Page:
The pace of housing sales is quickening nationwide, and in one particular state, homes are selling faster than anywhere else in the country this spring.
Nationally, 60% of homes listed for sale on February 5 were still on the market on April 5, slightly less than 62% for the same period last year, according to a recent Trulia Trends analysis, which calculated the share of homes for sale over a two-month period to determine where homes are moving the fastest and in which markets.
Among the top 10 fastest-moving housing markets across the U.S. this spring, California is the Golden State for a number of reasons. Aside from Seattle and Salt Lake City, the state is home to eight of the 10 housing markets where home sales have been heating up over the last two months.
“If you’re a home seller, California may indeed be the Golden State,” writes Trulia Housing Economist Ralph McLaughlin. “Eight of the 10 fastest-moving housing markets are there, and homes are selling much faster than in the Northeast, South, and Midwest.”
In three San Francisco Bay Area metros, less than 30% of homes for sale remained on the market after two months. Compared to February’s inventory, come April only 26% of homes were still for sale in San Francisco, while only 30% remained in San Jose and Oakland, respectively.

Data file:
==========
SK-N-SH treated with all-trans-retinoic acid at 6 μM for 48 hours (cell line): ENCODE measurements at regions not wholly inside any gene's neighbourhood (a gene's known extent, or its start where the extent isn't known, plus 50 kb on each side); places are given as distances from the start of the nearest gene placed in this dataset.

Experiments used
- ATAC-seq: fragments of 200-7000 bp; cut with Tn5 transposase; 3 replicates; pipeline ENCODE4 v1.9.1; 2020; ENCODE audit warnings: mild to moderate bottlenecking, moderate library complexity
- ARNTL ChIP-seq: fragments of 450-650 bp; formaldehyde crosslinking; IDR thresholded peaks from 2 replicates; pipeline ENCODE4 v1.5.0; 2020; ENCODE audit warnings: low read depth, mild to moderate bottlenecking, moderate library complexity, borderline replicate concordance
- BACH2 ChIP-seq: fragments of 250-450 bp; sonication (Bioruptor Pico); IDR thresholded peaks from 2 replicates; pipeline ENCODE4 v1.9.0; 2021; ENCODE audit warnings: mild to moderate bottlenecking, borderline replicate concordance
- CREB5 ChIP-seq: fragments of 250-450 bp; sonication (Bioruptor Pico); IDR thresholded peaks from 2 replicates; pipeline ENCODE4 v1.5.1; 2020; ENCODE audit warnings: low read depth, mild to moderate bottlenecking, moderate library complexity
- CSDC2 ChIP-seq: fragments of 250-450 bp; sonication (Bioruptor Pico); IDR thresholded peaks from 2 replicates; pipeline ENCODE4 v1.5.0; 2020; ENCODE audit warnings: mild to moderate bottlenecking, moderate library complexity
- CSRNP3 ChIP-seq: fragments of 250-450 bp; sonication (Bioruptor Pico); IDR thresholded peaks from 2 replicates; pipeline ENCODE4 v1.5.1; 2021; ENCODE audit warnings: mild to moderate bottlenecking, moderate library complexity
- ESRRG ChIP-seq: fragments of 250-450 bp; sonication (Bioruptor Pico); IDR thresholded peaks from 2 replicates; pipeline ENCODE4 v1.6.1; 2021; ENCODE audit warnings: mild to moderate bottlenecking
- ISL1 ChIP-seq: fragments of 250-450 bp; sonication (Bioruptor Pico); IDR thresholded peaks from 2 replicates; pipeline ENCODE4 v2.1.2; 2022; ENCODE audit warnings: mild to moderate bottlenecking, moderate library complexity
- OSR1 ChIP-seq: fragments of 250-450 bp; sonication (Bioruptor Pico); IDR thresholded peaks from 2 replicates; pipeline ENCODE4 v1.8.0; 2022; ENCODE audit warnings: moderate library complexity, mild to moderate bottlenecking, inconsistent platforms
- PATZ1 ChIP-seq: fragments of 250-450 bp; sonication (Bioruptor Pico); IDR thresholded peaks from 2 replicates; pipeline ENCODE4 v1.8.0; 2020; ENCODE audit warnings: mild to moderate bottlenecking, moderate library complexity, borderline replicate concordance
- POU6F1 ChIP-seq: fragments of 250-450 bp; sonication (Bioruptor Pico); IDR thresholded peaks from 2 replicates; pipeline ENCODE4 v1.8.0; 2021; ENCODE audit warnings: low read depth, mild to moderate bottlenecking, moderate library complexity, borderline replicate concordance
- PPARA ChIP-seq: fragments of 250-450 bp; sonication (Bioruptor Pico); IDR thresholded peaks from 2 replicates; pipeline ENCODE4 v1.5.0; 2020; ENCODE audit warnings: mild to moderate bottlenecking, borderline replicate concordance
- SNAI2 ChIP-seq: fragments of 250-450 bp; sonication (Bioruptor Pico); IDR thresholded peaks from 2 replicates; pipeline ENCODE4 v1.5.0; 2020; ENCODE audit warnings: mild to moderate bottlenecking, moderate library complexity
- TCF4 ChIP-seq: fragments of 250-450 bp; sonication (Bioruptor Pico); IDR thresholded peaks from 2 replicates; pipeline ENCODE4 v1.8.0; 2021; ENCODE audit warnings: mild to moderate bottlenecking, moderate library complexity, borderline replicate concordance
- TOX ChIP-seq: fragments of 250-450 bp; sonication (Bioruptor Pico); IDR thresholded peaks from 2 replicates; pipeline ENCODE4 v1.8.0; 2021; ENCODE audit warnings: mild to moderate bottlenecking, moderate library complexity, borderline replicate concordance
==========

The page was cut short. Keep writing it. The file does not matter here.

Other California metros seeing their for-sale housing stock getting snatched up at a quickening pace included San Diego, where 33% of homes were still for sale; Orange County (41%); Sacramento (42%); Los Angeles (43%); and Ventura County (43%).
The California exceptions were Seattle and Salt Lake City, where the share of homes still for sale after two months were 42% and 45%.
In contrast, the most sluggish markets are almost exclusively located on the East Coast, primarily in the Northeast with New York leading the way.
The New York markets of Albany, Long Island and Syracuse held onto 71%, 69% and 68% of homes still for sale from February to April. Meanwhile, southern markets such as Columbia, S.C., and Knoxville, Tenn., followed close behind, with each retaining 67% of their for-sale inventory over the course of those two months.
But why do some markets speed up while others slow down? Large year-over-year price gains continue to be indicators of fast-moving housing markets, as Trulia notes asking prices rose near or above the national average of 5% year-over-year in six of the 10 fastest-moving markets.
This dynamic of rising prices and greater competition especially doesn’t bode well for first-time homebuyers trying to enter the housing market.
“The combination of an expensive market and fast-selling homes at the low tier is yet another hurdle for first-timers, who are already getting slammed by declining affordability and slow wage growth,” McLaughlin writes. “Now, even the homes they might be able to afford seem to be disappearing in the blink of an eye.”
Read more at Trulia.
Written by Jason Oliva